Writing requires thousands of decisions — everything from whether to use a comma or a dash to what’s in the next chapter. Voices in my head chatter incessantly and sometimes scream out:
“Do this. Don’t do that.”
“Speed it up”
“Turn right here.”
“I mean, left.”
E. L Doctorow has said, “Writing a novel is like driving across country at night. You can only see as far as the headlights, but you can make the whole trip that way.”
If so, the voices are my backseat driver.
Other writers seem to travel with the same companion. One novelist told me that if it weren’t for writing, she’d be certifiably crazy. Where else can you hear voices and be called “creative”? For me, writing is metabolic — interrupting my sleep, inserting itself into my daily drives and showers, invading my most intimate conversations.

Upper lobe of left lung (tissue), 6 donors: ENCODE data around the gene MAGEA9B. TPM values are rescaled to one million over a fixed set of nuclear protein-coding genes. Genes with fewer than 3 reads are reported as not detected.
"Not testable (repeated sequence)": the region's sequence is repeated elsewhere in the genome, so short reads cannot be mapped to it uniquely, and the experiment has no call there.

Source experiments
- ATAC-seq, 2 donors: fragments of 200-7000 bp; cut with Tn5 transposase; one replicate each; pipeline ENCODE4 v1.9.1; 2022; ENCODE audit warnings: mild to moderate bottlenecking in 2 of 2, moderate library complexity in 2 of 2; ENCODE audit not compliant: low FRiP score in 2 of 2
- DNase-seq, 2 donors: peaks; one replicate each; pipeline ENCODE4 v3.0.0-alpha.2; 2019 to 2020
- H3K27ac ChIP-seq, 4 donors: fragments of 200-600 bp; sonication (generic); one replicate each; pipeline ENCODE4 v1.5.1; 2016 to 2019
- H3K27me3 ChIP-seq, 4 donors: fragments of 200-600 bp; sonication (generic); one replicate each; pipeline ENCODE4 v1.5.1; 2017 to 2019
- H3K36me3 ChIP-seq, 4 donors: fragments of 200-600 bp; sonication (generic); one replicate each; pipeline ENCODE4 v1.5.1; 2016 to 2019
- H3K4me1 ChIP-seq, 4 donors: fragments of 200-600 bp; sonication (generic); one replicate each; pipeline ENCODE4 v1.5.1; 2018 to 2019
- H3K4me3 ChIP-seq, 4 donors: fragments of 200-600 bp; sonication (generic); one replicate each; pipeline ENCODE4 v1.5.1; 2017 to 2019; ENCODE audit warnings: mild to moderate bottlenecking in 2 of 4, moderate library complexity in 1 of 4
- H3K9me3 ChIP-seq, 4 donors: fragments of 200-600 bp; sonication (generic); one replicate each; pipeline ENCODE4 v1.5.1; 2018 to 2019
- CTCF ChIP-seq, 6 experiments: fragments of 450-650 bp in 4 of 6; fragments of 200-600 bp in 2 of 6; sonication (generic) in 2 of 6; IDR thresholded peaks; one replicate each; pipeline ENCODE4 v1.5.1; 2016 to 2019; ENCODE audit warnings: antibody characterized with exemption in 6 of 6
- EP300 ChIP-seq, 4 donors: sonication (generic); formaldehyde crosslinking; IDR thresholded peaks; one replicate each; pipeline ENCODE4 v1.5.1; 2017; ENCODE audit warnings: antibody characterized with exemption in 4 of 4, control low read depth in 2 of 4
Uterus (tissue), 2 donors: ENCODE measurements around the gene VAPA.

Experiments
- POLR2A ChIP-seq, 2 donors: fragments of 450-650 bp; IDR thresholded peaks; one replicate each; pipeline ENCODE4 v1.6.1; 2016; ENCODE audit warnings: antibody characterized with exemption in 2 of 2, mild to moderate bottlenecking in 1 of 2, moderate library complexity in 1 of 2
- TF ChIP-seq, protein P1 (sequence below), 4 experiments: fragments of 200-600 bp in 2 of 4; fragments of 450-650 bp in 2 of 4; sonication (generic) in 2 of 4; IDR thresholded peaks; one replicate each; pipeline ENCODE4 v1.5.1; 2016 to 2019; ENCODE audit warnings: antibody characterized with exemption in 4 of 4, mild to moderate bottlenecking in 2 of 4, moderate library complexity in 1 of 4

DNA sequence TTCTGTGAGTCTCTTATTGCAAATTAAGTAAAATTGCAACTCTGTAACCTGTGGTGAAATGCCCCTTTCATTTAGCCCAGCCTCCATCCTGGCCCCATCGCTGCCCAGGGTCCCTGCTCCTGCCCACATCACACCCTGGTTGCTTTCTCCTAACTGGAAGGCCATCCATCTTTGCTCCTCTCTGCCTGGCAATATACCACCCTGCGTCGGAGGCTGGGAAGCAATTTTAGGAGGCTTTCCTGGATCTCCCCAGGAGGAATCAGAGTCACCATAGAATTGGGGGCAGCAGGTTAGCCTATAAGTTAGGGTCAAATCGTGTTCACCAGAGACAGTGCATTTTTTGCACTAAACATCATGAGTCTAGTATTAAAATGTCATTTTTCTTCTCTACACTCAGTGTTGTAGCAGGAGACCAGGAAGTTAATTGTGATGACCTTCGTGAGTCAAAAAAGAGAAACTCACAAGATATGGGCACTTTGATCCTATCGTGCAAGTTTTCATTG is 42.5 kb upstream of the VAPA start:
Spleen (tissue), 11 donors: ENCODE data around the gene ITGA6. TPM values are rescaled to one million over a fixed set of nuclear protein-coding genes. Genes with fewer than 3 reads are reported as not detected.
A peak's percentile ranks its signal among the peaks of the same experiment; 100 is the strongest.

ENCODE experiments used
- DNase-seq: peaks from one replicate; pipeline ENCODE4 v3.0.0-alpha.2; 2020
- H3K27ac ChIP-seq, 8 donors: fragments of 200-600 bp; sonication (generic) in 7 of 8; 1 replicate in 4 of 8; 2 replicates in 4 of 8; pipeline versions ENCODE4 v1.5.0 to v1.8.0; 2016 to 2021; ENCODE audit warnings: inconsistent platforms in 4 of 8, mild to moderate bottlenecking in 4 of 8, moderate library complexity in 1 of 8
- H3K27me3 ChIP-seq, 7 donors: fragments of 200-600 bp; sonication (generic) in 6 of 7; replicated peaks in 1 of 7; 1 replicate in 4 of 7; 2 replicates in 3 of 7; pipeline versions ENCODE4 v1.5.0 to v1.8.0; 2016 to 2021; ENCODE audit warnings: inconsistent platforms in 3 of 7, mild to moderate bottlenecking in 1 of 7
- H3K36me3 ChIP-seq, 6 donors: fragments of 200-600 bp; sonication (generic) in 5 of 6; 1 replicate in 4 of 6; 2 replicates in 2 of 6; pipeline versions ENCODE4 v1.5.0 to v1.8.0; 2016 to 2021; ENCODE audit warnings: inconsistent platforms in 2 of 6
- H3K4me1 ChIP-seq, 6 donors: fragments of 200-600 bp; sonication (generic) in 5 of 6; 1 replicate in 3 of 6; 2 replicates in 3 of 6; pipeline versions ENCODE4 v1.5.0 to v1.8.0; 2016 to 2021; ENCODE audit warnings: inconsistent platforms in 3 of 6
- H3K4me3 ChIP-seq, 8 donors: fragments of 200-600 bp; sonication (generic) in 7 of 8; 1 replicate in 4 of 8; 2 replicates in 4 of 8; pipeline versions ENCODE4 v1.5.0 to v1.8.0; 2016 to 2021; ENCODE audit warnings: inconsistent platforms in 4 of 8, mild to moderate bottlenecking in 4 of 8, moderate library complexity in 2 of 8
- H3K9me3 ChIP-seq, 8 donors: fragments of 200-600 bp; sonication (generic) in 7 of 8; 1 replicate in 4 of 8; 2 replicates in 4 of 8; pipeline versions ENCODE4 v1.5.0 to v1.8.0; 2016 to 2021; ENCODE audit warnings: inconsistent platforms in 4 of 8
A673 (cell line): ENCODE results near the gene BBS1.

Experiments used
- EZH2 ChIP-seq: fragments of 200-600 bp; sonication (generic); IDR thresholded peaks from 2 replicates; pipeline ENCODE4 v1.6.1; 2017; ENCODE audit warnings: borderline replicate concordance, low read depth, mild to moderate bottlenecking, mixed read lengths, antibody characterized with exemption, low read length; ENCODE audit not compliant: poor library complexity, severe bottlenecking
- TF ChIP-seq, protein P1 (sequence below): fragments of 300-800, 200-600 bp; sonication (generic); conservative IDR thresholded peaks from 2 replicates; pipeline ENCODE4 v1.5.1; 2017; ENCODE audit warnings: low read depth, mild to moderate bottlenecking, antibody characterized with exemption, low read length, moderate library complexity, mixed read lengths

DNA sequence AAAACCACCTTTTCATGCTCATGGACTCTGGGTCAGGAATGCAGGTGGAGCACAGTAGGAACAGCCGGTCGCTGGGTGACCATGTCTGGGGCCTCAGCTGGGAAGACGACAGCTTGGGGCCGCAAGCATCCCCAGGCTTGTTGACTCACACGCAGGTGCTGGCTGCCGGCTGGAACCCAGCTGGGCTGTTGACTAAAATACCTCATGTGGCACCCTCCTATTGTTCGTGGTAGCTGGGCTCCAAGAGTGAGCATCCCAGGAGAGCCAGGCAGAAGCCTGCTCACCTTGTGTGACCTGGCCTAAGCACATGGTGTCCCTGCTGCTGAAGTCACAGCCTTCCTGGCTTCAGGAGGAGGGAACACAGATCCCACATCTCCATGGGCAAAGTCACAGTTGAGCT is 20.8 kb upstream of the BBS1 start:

But I don’t always have paper and pen handy. Then, when the voices clamor loudly, I find a quiet corner, dial my home phone on my cell phone, and leave myself a voicemail to record the lines swimming in my head. I just hope no one picks up the messages before I get to them.
Not a good profession for the inhibited, the indecisive, or those who don’t like backseat drivers.